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The Zellic Team

Zellic Wins $1M From DARPA in the AI Cyber Challenge

DARPA awarded Zellic $1M in the AI Cyber Challenge's Small Business Track
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We’re proud to announce that Zellic has been awarded $1M from DARPA for our submission to the AIxCC Small Business Track! DARPA’s AI Cyber Challenge (AIxCC) is a two-year program where entrants will create AI systems that find and fix bugs fully automatically.

In this post, we’d like to share some of our perspectives on the challenge and discuss how they informed our eventual design. This post will only serve as a high-level overview for our winning proposal, for which you can read the whitepaper here.

Defining the Problem

In AIxCC, the goal is to create systems that autonomously discover and patch security vulnerabilities. Given that the entire Linux kernel is one of the exemplar challenge programs, such systems must be both incredibly general and powerful, combining breadth and depth. In some sense, truly successful systems would replicate the prowess of human researchers in a scalable, automated way.

Past attempts to create such cyber reasoning systems have failed due primarily due to two reasons:

  • Lack of generality. The system only works for certain specific bug classes or patterns, like buffer overflow. Moreover, it cannot identify “logic bugs”, meaning nuanced issues with business logic that have no clear “buggy/not buggy” oracle (e.g. crashes, hangs).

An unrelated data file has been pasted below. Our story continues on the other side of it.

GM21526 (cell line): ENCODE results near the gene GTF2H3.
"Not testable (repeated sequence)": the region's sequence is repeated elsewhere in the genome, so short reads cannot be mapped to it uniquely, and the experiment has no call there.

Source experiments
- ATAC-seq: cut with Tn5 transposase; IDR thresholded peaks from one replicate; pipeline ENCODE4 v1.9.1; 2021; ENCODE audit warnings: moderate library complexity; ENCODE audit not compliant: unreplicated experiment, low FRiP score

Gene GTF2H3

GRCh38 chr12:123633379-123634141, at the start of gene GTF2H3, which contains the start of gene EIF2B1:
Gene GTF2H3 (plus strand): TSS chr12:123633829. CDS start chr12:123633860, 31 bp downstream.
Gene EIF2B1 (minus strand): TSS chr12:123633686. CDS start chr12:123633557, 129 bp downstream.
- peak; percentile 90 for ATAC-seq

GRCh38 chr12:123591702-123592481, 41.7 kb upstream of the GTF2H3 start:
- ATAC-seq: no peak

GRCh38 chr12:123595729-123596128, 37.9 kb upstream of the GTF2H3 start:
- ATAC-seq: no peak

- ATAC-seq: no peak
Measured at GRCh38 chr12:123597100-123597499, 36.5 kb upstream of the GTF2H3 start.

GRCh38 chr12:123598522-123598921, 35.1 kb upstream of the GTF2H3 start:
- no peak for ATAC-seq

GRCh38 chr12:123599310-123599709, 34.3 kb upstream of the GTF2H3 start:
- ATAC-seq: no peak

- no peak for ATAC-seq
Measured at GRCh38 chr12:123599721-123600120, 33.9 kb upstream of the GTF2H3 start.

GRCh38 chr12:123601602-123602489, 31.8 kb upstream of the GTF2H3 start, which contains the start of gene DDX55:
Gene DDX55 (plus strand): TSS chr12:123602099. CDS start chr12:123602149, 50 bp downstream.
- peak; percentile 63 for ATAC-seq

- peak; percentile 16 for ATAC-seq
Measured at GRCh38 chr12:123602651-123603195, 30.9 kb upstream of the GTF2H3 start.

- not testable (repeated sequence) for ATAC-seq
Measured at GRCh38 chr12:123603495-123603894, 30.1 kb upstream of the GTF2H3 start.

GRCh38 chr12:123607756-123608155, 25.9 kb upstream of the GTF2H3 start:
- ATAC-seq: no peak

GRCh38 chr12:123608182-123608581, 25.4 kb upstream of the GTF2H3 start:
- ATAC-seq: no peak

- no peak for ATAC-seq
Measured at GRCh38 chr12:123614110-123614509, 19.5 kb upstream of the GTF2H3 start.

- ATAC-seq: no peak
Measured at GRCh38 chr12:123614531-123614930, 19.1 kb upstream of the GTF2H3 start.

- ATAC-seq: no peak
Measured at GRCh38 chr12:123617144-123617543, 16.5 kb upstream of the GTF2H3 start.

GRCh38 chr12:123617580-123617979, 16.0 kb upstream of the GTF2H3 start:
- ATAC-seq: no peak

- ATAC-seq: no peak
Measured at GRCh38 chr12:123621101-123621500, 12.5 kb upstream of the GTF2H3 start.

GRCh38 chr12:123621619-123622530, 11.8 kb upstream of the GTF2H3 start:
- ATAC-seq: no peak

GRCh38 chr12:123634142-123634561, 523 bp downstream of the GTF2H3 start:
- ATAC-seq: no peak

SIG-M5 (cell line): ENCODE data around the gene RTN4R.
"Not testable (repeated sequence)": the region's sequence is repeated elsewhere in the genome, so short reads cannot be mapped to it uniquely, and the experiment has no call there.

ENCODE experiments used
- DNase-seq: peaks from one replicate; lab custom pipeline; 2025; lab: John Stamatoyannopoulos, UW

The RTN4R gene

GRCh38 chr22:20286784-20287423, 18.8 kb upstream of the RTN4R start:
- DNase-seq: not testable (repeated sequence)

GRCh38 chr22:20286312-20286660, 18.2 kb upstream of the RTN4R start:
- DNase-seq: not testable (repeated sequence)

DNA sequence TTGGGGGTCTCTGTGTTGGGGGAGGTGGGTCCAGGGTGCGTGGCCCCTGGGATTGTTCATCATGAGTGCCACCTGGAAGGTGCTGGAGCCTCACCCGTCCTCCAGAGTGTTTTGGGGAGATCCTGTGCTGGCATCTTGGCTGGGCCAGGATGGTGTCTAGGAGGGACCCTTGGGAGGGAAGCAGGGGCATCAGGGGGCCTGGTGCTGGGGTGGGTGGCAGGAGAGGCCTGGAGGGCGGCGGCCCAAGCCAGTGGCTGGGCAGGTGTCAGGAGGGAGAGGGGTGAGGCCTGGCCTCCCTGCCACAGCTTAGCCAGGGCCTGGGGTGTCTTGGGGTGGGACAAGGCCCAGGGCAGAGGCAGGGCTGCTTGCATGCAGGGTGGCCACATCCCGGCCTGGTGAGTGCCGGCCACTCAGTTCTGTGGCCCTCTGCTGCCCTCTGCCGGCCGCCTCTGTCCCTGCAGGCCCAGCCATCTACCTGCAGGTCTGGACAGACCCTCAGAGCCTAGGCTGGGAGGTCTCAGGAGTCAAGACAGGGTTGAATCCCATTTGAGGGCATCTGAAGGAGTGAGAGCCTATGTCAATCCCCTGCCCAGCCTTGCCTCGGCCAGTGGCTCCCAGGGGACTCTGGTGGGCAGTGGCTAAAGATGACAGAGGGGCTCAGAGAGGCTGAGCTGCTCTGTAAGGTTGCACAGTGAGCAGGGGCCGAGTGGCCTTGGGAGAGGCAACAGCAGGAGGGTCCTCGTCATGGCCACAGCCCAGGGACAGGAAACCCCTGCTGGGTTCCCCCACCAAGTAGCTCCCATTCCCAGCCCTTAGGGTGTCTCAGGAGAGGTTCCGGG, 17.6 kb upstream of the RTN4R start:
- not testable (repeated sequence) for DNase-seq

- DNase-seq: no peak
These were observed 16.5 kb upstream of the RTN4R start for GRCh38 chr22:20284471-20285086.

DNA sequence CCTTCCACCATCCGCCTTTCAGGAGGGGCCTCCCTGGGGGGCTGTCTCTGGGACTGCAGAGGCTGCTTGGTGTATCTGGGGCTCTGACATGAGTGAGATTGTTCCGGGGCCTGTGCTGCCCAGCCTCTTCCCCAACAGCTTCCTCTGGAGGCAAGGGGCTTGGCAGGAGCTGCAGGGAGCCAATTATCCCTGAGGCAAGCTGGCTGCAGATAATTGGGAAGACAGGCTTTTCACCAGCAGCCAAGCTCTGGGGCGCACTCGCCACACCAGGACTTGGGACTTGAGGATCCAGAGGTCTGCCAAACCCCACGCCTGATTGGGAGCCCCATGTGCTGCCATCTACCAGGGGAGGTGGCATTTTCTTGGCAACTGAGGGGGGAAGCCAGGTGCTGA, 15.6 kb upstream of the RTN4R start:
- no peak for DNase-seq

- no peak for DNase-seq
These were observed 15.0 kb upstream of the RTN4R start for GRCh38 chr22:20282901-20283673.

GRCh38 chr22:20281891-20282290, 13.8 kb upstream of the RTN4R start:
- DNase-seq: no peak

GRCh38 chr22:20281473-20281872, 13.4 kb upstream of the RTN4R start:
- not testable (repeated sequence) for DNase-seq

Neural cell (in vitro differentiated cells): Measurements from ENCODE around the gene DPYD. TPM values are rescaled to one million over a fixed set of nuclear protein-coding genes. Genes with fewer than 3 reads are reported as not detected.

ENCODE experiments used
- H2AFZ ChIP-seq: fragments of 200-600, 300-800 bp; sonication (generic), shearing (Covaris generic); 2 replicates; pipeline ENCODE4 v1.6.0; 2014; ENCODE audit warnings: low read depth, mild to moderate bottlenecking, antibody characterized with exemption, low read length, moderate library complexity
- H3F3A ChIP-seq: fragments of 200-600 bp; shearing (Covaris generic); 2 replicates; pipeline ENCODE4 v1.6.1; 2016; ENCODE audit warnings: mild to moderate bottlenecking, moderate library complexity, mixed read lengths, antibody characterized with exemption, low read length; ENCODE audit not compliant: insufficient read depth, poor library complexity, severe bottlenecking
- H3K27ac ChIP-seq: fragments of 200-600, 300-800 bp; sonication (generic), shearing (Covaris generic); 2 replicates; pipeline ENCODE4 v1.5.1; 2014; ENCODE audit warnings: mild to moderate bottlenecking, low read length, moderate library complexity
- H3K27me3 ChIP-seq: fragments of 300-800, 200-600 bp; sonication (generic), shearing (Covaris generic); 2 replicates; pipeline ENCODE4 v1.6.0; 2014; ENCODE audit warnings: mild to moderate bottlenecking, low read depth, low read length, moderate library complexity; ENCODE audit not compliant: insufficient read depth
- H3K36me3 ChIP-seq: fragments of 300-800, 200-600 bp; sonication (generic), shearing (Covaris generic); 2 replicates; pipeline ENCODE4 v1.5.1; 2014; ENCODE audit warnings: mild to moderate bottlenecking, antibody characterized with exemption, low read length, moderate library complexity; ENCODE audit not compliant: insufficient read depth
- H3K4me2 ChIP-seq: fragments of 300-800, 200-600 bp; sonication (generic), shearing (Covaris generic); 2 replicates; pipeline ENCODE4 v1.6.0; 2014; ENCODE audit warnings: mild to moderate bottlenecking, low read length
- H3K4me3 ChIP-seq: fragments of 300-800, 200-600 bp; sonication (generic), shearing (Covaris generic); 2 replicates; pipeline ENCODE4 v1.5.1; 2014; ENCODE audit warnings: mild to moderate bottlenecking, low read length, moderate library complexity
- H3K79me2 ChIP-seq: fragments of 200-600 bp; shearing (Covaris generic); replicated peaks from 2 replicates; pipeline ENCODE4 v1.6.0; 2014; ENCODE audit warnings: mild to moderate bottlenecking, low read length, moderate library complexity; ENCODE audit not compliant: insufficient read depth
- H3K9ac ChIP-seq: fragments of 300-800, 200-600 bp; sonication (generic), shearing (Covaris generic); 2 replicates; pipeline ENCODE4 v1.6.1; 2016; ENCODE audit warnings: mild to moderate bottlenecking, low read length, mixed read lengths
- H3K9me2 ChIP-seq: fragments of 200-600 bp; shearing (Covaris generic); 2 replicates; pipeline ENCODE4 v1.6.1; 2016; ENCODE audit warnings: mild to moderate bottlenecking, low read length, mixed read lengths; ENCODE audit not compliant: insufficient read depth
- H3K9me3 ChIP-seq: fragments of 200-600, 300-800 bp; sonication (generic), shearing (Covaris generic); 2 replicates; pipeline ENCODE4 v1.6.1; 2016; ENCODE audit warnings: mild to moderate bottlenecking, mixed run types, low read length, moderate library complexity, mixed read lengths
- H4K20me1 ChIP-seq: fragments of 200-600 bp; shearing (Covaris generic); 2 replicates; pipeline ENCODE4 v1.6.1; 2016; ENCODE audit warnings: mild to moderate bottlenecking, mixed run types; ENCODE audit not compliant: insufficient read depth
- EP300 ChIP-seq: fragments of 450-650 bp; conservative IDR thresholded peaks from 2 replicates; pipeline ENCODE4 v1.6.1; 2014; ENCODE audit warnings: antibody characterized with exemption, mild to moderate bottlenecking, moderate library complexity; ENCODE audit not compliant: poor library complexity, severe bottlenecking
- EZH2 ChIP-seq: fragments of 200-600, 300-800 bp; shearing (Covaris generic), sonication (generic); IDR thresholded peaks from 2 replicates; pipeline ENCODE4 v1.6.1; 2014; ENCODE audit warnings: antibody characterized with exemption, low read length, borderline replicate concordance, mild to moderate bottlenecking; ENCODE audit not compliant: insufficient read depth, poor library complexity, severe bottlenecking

• Lack of intuition. The system lacks the ability to reason fluidly. Instead, it over-relies on hardcoded heuristics (like block/edge coverage), or rigid, slow, and undecidable techniques like constraint solving. For the same reason, it cannot reject clearly benign behaviors (e.g. false positives in web scanners).

Both of these problems contributes to the other, and have remained unsolved despite decades of research. However, we believe recent advances in AI—in particular, LLMs—offer the opportunity to overcome both of these shortcomings. LLMs are able to reason fluidly and creatively like humans; LLMs handle ambiguity and nuance deftly; and finally, LLMs are generalists with a broad range of knowledge across many domains.

Instead of focusing on any particular technique (e.g., fuzzing or symbolic execution), we believe it is necessary to develop a generalized research system. Such a system must break down complex problems into simpler ones, prioritize among competing tasks and objectives, reason critically and creatively, and troubleshoot independently. These are the skills that empower human researchers to tackle any vulnerability research campaign, not just find memory corruption in binutils. The previous generation of cyber reasoning systems are only the tools used by the true drivers of vulnerability research: the researchers themselves.